The food in this city will also be in your favor because Montreal’s diverse multicultural cuisine is a melting pot of cultures. The famous Canadian staple known as poutine piles on a plethora of fries, gravy, and cheese curds and is a Quebec classic.
Of course, French food is always abundant but the city’s cuisine also serves up plenty of Irish and aboriginal influence as well. Signature specialty dishes in many restaurants include tourtières (meat pies), pâté chinois (Quebec-style shepherd’s pie), and pea soup. The mainstay maple desserts are just as mouthwatering.
If you’re looking for fine dining, we recommend Toqué!, located on Place Jean-Paul Riopelle in the International District. Steps away from the stunning Notre-Dame Basilica, the chefs and mixologists here create locally-sourced dishes and drinks with a menu that changes daily according to produce arrivals. The city is budget-friendly too — Venezuelan restaurant Arepera is affordably tasteful.
The hip and happening Plateau Mont-Royal district has its own delectable stretch of restaurants such as Schwartz’s — a Jewish deli hailed for its smoked meat. Lola Rosa Milton is also a vegetarian and vegan delight.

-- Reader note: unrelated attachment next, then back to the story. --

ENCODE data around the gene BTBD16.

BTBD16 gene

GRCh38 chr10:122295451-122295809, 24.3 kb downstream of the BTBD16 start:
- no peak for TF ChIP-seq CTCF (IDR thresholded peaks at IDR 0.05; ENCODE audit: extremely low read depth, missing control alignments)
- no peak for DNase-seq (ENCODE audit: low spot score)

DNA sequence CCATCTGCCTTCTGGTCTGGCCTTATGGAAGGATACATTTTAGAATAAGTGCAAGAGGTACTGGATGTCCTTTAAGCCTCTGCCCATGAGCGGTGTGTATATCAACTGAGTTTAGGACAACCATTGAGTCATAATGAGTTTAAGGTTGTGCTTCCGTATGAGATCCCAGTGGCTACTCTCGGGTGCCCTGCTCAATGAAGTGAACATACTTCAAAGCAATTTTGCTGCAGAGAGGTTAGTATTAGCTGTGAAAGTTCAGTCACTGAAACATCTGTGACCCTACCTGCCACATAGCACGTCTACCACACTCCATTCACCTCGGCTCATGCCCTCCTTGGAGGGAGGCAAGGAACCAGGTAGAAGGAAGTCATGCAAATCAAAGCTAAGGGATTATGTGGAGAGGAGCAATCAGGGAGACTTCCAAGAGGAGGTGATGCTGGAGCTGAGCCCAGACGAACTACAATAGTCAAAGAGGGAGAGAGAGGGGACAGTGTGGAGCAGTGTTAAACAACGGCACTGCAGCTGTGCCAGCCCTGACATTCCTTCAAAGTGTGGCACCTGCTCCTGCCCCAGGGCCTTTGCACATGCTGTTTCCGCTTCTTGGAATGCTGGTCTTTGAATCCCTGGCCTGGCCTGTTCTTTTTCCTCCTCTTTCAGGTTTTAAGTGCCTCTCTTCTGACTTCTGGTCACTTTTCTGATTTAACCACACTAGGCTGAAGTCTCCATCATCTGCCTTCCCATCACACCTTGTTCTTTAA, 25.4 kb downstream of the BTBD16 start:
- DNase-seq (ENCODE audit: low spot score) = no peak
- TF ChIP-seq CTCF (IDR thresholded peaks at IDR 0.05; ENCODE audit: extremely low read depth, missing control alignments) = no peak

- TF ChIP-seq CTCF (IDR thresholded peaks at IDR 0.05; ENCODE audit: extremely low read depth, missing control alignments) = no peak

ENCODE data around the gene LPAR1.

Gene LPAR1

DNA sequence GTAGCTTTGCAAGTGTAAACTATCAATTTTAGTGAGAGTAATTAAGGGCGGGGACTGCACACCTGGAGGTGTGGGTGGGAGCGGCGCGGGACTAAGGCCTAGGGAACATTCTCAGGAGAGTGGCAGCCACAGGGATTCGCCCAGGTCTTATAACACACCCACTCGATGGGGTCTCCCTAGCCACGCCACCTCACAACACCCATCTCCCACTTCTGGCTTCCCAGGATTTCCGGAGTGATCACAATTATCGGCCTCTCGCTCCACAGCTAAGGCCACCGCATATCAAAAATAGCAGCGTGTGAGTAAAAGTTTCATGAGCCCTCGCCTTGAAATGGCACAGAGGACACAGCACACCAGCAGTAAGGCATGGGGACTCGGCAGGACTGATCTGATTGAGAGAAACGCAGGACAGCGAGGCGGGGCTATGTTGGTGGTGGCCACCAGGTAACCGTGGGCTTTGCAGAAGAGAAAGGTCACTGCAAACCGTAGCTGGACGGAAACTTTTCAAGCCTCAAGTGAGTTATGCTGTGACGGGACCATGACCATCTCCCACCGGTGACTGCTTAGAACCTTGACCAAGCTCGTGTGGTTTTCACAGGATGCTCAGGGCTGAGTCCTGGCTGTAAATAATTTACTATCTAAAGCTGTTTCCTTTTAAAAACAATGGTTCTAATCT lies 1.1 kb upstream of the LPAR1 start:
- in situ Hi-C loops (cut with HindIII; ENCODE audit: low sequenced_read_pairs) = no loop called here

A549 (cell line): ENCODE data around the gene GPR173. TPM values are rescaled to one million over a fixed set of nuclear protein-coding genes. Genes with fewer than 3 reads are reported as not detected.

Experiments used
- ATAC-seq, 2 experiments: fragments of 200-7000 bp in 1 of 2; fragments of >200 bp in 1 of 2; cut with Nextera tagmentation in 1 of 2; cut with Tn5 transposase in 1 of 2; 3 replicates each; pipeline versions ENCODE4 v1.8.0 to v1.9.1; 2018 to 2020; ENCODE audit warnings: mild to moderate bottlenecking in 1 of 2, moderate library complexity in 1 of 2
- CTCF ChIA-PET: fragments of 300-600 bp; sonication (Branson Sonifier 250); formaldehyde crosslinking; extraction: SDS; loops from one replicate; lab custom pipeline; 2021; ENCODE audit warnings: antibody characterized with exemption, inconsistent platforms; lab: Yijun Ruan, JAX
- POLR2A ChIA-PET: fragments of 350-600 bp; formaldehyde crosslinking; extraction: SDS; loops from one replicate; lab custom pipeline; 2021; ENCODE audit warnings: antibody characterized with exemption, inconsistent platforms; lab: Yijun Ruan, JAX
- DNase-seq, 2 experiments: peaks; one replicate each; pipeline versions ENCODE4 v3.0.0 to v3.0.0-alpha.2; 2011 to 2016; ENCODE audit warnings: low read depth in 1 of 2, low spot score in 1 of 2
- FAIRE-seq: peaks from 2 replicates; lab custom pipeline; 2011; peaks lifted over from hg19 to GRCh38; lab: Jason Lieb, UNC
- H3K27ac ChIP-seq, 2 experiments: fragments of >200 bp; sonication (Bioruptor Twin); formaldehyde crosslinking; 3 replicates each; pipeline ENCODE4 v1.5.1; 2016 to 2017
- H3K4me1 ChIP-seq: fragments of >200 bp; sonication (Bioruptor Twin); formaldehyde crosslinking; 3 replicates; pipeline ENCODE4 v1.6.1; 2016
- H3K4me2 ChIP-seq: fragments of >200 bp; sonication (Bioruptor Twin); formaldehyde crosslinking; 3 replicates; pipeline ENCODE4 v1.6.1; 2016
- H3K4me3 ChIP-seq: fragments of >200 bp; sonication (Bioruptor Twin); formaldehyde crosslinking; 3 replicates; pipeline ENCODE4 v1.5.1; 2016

2. Québec City
One of the oldest cities in Quebec is another slice of Europe situated in Canada — Québec City. Sitting on the St. Lawrence River, this provincial capital, also known as New France, is the only remaining walled city in North America north of Mexico. The city’s high ground offers splendid views of the surrounding landscape, while its narrow cobblestone streets, stone buildings, steep roads and staircases will make you feel like you’re traipsing through Paris.
Québec City Art and Culture
Québec City has stunning religious heritage, which can be seen through its stunning churches and basilicas. You can also get a look into the city’s military past by touring the Plains of Abraham, the fortifications and the Citadel.